From an article in StateImpact Ohio published last week:
According to information from the state’s GED office, the center used to be one of more than 60 testing centers that offered the paper test. But now, tests will only be offered at certified computer based testing centers. [Seeds of Literacy’s Education Consultant Dan] McLaughlin said that these types of environments could be a little jarring for already nervous test takers. It’s vastly different from the old standard of a paper and pencil test.
“It’s almost like a prison-like atmosphere in there,” he said. “You’re in a little tiny booth, and there’s a camera trained on you the whole time. So it’s a really different feeling than taking the test someplace that you’re comfortable and someplace that you know.” (my emphasis)
Putting aside all of the other concerns people have raised about the changes to the GED, is anyone worried that these tests are going to turn a lot of adult learners off on technology? Or, at the very least, is the (understandable) emphasis on getting people ready for the computer-based GED sucking up time and resources that might otherwise be used to help adult learners access and use digital technology in more creative and interesting ways?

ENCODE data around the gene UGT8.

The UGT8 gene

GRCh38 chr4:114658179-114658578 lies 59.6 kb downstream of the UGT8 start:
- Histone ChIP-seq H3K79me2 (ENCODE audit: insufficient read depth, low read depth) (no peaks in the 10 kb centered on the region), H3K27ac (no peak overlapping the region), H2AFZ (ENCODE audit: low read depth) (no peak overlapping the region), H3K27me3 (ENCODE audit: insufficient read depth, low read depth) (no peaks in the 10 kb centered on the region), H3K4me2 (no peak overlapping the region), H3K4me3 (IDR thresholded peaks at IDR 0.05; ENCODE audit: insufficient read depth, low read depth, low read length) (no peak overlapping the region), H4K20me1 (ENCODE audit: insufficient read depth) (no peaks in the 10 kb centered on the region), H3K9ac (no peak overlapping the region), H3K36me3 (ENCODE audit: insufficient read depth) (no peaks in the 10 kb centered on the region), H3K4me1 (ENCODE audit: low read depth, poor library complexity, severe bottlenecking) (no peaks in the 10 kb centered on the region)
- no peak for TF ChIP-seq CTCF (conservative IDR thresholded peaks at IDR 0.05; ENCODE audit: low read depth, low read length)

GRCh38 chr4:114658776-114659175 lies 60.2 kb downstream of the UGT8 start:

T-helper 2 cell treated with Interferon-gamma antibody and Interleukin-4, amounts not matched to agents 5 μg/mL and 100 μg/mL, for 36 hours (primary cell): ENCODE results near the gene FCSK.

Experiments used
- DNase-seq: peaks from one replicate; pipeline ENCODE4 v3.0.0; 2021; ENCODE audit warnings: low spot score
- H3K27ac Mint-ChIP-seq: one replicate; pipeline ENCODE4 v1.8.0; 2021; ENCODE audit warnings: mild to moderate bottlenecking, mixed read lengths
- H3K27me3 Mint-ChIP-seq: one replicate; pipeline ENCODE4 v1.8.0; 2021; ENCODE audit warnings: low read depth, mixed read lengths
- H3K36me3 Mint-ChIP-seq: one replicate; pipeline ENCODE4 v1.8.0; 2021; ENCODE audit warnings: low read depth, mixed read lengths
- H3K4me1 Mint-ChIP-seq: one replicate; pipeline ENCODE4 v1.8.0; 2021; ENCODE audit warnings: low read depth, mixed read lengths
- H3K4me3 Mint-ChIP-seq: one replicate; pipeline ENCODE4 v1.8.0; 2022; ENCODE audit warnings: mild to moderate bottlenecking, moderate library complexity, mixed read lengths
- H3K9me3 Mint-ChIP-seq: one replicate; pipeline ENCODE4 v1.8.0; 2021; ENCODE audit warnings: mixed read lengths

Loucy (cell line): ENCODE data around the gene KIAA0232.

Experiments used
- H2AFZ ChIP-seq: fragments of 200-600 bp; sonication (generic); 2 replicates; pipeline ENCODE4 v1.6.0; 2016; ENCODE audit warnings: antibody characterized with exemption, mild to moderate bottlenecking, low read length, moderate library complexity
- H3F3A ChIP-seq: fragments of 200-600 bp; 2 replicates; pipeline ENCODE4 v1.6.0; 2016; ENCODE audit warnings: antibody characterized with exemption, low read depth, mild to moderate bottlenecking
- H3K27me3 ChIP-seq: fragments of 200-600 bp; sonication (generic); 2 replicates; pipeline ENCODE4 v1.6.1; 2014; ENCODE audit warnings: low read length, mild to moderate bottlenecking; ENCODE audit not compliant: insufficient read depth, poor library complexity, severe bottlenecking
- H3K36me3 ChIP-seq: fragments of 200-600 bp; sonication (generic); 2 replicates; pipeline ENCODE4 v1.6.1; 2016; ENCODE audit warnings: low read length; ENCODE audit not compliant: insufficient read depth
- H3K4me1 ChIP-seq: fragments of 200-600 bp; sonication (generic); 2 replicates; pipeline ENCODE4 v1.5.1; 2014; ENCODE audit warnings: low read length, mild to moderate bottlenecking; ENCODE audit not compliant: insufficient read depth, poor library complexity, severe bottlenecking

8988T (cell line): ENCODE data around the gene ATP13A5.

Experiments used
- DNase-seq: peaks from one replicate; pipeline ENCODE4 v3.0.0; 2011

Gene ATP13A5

2 thoughts on “GED Testing Centers: “Almost a Prison-Like Atmosphere””
Of all the issues to raise about the new GED, describing computer-based testing as “prison-like” doesn’t make much sense to me. All three high school equivalency exams are moving toward CBT. I took my GRE under similar circumstances. Others describe classroom style testing on paper as stifling and strict and CBT as comfortable and more individualized.
Promoting technology integration initiatives as an alternative to imposing CBT sounds good, but if it’s optional, then part-time resource thin educators and organizations will continue to take a pass. Requiring CBT in 2014, or gradually over the next few years, may be just the catalyst the field of adult ed needs to start embracing technology.
Jason, you make a good point: since when is testing of *any* kind not an uncomfortable and tense experience for most people? (Although I do think the camera surveillance referenced here might raise the discomfort a notch or two.) I’ve never taken the GED test in any context, so I am not one to judge. My question is simply whether this shift is going to relegate the use of computers solely to CBT and CBT prep — at least for some adult leaners — without introducing them to the other opportunities that these tools can provide. I’m skeptical of claims that CBT prepares adults for “real-world” computer skills to the extent that proponents claim (a good area for further study, I think).
The more important question is your last point: will the move over to CBT be a catalyst that moves the field toward embracing digital learning of all kinds? I’d like to create incentives for programs to do so. I fear that without some effort on the policy side to create those incentives, it won’t happen. But I agree that the technology investments required by the shift to CBT could help a lot on the infrastructure side.
Comments are closed.